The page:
A cultural studies club at Harvard intended to host a Satanic black mass, which is basically a parody of a Catholic mass. I can’t actually find a description of what one entails, but going off of what I can find from this terribly stylish site, it probably involves ironic Devil horns.
Naturally, because people do not understand Satanists and think they eat babies, a lot of people got upset about this. There was a remarkably well-signed petition (60,000 people!) and the president of Harvard made a condemning statement calling the black mass “abhorrent”, which seems a bit extreme. Remember how they’re not actually eating babies? It’s just a parody, guys. You don’t have to go to the thing. You can sit at home, read Aquinas, and completely ignore the harmless thing a bunch of atheists and culturally sensitive people are doing for funsies.
Additionally, a bunch of Catholics got up in arms about it, because it does mock their beliefs. However, instead of leaving it alone with a, “I respect your right to practice your beliefs as long as you don’t infringe on mine (which this doesn’t)”, there was an outpouring of hate mail to the organizers, and the outcry appears to have gotten the thing canceled.
What particularly interests me is that the article cites several people who describe the Satanic activities as “sacrilege”.
“But some Catholics say the “black Mass” is more sacrilegious than satirical.”
“A Harvard Divinity School professor who is also a Catholic priest said none of cultural club’s other events include the “blaspheming of Catholic sacramental practice.””
As it turns out, sacrilege is not a crime. Neither is blasphemy. They are both protected under free speech, and also, let’s get this straight: I could care less about affronting God, because I do not believe it exists. It makes no sense to make the argument that “God is displeased” to atheists. More importantly, though, sacrilege is not a crime, and if you’re not Catholic, it’s not a real thing.
The most important thing to remember here, I think, is that Catholics are not being persecuted. (This is actually a hilarious notion, if you consider their history). Religion has overwhelming privilege in America – we actually have a National Day of Prayer, for instance, which is ridiculous and pretty constitutionally questionable. You’re not going to lose your job for being a Christian, but you might for being an atheist. Also, the second that the religious people of America get upset about something, often they can easily shut it down, like they did with the black mass. Can you imagine what would happen if Satanists tried to get a nondenominational prayer service on a campus shut down because it went against their beliefs? Shots would be fired.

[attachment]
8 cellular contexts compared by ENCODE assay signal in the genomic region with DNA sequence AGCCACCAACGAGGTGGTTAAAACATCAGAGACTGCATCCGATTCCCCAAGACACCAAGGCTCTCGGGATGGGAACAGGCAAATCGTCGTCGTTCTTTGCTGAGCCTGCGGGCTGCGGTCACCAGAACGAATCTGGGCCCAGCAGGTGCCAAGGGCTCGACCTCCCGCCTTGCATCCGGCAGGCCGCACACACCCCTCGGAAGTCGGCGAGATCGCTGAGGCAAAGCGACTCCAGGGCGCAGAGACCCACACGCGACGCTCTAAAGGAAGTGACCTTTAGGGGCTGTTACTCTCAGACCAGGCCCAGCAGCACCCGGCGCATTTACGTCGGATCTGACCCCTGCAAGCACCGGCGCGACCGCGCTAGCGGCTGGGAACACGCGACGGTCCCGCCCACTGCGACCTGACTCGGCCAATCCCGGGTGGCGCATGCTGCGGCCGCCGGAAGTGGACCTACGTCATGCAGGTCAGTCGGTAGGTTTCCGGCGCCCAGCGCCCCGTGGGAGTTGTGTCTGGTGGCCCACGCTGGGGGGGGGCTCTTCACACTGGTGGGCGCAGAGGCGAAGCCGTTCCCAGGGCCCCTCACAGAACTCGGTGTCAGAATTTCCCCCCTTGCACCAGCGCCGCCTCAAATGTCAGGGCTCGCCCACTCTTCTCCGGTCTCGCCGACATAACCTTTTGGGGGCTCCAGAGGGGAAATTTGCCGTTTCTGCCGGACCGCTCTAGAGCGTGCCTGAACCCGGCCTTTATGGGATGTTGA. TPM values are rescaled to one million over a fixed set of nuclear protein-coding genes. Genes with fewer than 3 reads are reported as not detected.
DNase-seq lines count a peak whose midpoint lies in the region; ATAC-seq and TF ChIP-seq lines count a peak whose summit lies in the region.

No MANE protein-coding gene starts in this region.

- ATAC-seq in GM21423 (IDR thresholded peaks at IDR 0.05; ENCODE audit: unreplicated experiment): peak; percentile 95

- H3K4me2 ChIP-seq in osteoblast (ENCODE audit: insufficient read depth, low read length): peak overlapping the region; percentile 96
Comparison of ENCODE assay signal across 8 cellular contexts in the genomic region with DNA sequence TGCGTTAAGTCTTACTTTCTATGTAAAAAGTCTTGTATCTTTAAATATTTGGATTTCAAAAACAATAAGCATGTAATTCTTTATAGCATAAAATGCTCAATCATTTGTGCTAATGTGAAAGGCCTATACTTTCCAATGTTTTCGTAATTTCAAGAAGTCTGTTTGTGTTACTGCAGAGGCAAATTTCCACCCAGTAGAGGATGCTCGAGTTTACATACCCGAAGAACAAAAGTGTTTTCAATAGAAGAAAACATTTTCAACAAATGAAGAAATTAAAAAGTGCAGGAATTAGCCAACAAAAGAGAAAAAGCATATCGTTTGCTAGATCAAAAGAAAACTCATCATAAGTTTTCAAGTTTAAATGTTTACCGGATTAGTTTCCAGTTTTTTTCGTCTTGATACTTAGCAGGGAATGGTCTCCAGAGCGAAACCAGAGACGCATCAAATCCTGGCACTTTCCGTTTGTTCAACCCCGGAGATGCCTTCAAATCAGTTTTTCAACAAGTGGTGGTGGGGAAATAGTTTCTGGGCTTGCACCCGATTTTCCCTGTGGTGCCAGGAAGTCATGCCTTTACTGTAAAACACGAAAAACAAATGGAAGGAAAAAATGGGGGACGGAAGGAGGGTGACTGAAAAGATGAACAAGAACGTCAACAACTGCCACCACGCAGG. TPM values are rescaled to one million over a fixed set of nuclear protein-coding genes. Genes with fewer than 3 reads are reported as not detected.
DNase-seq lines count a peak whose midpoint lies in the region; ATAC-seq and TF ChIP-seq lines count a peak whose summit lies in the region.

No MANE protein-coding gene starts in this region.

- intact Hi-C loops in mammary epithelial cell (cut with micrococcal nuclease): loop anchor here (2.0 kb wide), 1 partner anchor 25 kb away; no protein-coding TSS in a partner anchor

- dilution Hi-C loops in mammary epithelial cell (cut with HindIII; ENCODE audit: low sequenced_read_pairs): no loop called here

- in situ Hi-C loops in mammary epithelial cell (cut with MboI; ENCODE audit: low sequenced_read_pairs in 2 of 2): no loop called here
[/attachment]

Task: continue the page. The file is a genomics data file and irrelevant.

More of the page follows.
To me, what this looks like is the dominant religious culture trying to shut up and repress a minority areligious group.
Granted, I think it’s true that as a private organization, Harvard does have the right not to host events it disagrees with. (This might wrong since it’s also a university, but I am not legalistically well-versed). However, the administration should really think about what kind of message that’s sending. “Religious freedom for all – except if you’re not religious, then you can go screw yourself.” Cute.
[Aside: From a mythological standpoint, Satan is actually pretty excellent. For the alleged Source of All Evil, he kills about six orders of magnitude fewer people than God in the Bible (Satan kills like, five, and God kills people by the millions, which doesn’t count the people he tells his followers to kill for him). Also, his main speaking role was to give humans the knowledge of morality and the critical thinking skills necessary to defy the terrifying sky-tyrant who wanted to keep them as thoughtless children in a menagerie. For the Prince of Darkness, Satan’s really pretty unimpressive, but as a Promethian figure, he’s much more inspiring.]
[Second aside: If you’re interested, you should go read the Church of Satan’s FAQs. They might be informative. At the very least, they might be amusing, since they seem to have been tag-team written by a movie villain and by someone whose only emotion is detached bemusement.]
Lastly, I took issue with some of the other quotes from the article:
“”Satanic worship “is contrary to charity and goodness, and it places participants dangerously close to destructive works of evil,” spokesman Terrence Donilon said. ”
Yes, because celebrating free thought and critical thinking is evil. Well, of course the church would say that. (Also, the Devil isn’t a real thing, and evil is not an entity).
“”Since there is no empirical way to show that one host is consecrated while another is not—consecrated hosts do not glow in the dark—there is also no way for anyone but the organizers to know whether a host used in a black mass has been consecrated or not,” Clooney said.”
This is kind of telling. Yes, the consecrated host looks no different than the unconsecrated one: exactly like a crappy beige wafer. Weird how that works.
You know, I’ve long expressed the opinion that mass would have been drastically improved by making the Communion wafer into one of those colorful sugar wafers with the cream filling. But did anyone take my suggestion? No-o, and look what happened. Now I’m an apostate. Way to go. Catholic church, you should get on that, if only to save your congregations from the heathens.